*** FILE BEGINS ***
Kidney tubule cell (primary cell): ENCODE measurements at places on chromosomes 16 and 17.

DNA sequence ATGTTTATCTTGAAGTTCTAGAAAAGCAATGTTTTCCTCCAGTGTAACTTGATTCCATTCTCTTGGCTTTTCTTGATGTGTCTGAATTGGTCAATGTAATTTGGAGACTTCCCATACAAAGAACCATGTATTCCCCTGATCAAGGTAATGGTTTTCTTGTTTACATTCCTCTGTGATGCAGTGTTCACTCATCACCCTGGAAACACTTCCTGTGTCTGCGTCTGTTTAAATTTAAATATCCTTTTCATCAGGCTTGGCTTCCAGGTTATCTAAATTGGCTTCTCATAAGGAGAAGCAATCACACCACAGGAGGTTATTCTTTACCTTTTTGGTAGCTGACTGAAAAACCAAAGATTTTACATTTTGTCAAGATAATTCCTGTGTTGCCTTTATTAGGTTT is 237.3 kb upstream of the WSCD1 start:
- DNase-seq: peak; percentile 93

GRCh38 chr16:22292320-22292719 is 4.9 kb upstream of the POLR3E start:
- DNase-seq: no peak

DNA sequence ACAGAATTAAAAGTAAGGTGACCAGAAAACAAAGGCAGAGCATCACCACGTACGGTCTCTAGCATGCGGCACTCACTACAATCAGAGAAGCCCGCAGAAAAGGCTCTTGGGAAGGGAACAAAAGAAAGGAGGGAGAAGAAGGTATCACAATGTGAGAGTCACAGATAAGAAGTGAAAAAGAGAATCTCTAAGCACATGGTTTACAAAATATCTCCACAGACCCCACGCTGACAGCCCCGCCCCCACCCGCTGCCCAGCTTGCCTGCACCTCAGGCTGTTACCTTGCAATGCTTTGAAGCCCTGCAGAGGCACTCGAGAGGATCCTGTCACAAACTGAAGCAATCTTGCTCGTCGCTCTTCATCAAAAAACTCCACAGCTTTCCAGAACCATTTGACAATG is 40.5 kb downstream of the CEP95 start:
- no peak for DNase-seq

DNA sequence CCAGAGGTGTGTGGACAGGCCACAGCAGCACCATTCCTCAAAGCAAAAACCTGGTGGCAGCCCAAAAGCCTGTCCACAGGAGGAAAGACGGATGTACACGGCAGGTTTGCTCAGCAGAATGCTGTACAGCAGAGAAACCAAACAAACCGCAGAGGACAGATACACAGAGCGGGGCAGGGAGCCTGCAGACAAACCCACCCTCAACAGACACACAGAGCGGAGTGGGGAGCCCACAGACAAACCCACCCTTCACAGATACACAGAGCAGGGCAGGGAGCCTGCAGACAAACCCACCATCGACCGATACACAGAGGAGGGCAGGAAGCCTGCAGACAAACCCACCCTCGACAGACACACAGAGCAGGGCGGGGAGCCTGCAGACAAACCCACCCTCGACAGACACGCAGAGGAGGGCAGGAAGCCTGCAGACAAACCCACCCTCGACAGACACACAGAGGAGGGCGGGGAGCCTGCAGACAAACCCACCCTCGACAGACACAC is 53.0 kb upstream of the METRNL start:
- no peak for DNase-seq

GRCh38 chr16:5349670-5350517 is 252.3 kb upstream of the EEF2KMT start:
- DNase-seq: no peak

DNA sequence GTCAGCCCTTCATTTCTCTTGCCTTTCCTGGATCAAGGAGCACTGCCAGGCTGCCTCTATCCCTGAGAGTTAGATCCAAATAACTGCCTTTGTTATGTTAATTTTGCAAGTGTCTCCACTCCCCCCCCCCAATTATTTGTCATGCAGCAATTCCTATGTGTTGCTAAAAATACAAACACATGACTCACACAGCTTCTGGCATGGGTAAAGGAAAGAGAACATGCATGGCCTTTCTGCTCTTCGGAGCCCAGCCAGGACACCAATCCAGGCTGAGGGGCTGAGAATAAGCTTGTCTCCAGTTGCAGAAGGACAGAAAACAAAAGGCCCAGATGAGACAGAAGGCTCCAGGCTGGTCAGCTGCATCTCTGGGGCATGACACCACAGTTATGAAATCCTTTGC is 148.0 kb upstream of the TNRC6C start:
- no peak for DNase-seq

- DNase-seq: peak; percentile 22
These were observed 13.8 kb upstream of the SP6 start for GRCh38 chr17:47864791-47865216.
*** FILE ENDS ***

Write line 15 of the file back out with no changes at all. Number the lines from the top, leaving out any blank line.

These were observed 13.8 kb upstream of the SP6 start for GRCh38 chr17:47864791-47865216.